Tuesday, November 21, 2017

Michigan 75, LSU 77: Going for two

Welcome to this odd part of the year, when the intensity of a waning college football season, haggard from the sleepless intensity of unrelenting expectation, overlaps with the low-burning flame of early-season college basketball — a brooding bonfire next to a candle smelling sweetly of Maui.

At the very least, college basketball is a welcomed reprieve from what has been a fairly unexciting football season. On the gridiron, each win has been a stultifying drudge. The losses? Well, you know. Don't gaze too long into the maw of the Michigan internet, where you're likely to hear the crescendoing drumbeat of southeast Michigan's passionate cohort of sports talk radio callers.

Look away, instead, in the direction of this nice, low-stakes, Thanksgiving week basketball.

So, naturally, as you settled in for some stress-free sports and aesthetically pleasing B-roll of Hawaiian scenery, Michigan went on to blow a 9-point lead with just over 5 minutes to play en route to a 77-75 loss against LSU.

I hadn't had the chance to catch the Wolverines this season before tonight, but from everything that has happened to date, this is clearly a team that will spend much of this season incubating. A lot of new faces, plus a year in which Moritz Wagner is the guy instead of a guy, and growing pains are expected.

At this point in the year, you're mostly looking for competitiveness and incremental improvements, sometimes so minute they might be represented by individual moments or plays. Add those up, especially for the young guys, and you eventually accrue enough to reach a eureka moment or two later — the light switch, on.

Michigan got off to a rough start. Wagner (24 points) and Charles Matthews (28 points) carried the Wolverines, contributing 9 points apiece in the first half. However, Michigan got only got 4 points from the other three starters in the opening 20 minutes (Duncan Robinson and Zavier Simpson went a combined 0-for-1 in the first half).

Despite shooting just 3-for-11 from beyond the arc as a team (and an eFG% of 46.6 percent) and allowing LSU to rebound 50 percent of its first-half misses, the Wolverines found themselves down just 31-29 at the break.

Wagner found some success in the two-man game with Matthews, popping for some nice mid-range jumpers. Matthews himself flashed his athleticism, including a nice spin in the post for two and other strong takes to the basket. It's still not clear what Matthews will ultimately be, but it's obvious the talent and athleticism is there; it was on display in grand fashion tonight.

Is Matthews a legitimate No. 2 option on a good team throughout an entire season? I don't know, but it's apparent he will have to be until some other players get a little more Beilein coaching. (And with a team-high 28 points, he was No. 1 tonight.)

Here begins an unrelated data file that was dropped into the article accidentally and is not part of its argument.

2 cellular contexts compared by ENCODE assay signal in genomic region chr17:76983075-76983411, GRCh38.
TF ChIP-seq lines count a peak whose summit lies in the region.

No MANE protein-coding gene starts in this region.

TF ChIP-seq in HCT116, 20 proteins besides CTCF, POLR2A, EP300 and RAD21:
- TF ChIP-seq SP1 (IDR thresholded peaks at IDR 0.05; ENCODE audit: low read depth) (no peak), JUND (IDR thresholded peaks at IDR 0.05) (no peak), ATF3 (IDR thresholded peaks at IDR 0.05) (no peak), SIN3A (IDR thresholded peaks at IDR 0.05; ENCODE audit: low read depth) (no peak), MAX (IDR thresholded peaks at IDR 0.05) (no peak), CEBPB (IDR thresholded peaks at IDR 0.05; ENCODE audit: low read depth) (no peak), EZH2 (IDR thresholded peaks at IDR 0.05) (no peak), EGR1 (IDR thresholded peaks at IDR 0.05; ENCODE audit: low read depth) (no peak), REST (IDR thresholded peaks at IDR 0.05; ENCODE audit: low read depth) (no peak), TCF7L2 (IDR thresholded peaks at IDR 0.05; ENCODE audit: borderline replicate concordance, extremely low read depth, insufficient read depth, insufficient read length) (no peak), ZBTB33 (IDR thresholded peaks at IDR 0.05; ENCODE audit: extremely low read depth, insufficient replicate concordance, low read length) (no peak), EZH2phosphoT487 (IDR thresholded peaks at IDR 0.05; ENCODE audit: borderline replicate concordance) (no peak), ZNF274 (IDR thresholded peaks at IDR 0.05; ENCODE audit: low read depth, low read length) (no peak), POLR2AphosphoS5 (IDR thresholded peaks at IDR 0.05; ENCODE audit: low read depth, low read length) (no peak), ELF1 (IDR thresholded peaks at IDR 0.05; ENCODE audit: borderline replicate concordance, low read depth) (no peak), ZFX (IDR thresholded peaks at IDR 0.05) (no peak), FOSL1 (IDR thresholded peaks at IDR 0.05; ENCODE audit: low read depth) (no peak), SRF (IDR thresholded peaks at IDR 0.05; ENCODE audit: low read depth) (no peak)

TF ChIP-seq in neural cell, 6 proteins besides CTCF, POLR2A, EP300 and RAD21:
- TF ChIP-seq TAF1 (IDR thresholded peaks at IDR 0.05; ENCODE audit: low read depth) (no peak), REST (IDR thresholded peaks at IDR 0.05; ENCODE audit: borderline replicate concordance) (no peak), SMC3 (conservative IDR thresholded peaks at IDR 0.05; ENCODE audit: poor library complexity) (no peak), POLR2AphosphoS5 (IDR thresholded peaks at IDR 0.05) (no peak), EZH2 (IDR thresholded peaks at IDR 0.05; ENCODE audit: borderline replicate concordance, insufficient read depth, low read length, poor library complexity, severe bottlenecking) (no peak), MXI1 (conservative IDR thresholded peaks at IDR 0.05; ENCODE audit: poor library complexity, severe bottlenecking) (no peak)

It's a long season, but the offense is a work in progress. Now, it's basically a combination of Wagner making NBA-level moves and Matthews leveraging his athleticism and hard work into offense.

Otherwise, Michigan got very little (or nothing at all) from most everyone else (save Muhammad-Ali Abdur-Rahkman and his 12 points on 13 shots).

Robinson's scoreless stretch ended with 9 minutes to play, swishing a triple in transition for a 55-53 lead, its first of the game.

Not long after, freshman Eli Brooks dropped a nifty bounce pass back to a trailing Wagner in transition, who buried a three to extend the lead to 58-53. While Brooks didn't show up much in the points category (4 points), his confidence was obvious. Some freshmen dribble the ball like they're carrying a hot plate they desperately want to put down — Brooks doesn't appear to be one of those freshmen. The turnover late? Freshman stuff, unfortunately, but better now than later.

Now, the usual "this is November college basketball" caveats apply, but after 40 minutes of basketball tonight, it seems like Michigan this season will rely on...the mid-range game?



Beilein's Michigan program has been reinvented a couple of times in the last decade, and it appears as if this team will adapt to add another iteration to that history. While Michigan gave up 77 points on 1.24 points per possession, the defense had stretches of solid play.

After Michigan battled back from a 7-point deficit, the Wolverines coughed up a hairball late, as freshman guard Tremont Waters went off for LSU and Matthews couldn't bury both of his free throws for the tie with 9 seconds to play.

The loss isn't a big deal. You'd like a win, sure, but it's more about seeing signs of potential. Wagner is Wagner. Matthews might be something real, too. Abdur-Rahkman will once again be the desperation creator, the wheeling late-shot-clock freelancer. Brooks had some nice moments, including a nice assist in the second half and a confident three in the first; he also looked like a freshman in other moments (e.g. the crucial late turnover).

Michigan didn't get much from anyone else. Ibi Watson was ineffective, while Simpson and Simmons were non-factors. Robinson hit one three, but the bigger concern is the fact that he put up just four shots. While LSU's Brandon Sampson played admirably tenacious defense, Michigan has to find more than four shot attempts for a shooter of Robinson's caliber.

As is usually the case at this point in the season, there are many questions wanting answers. The answers for this Beilein team might be different from those for any other team Beilein has had in Ann Arbor.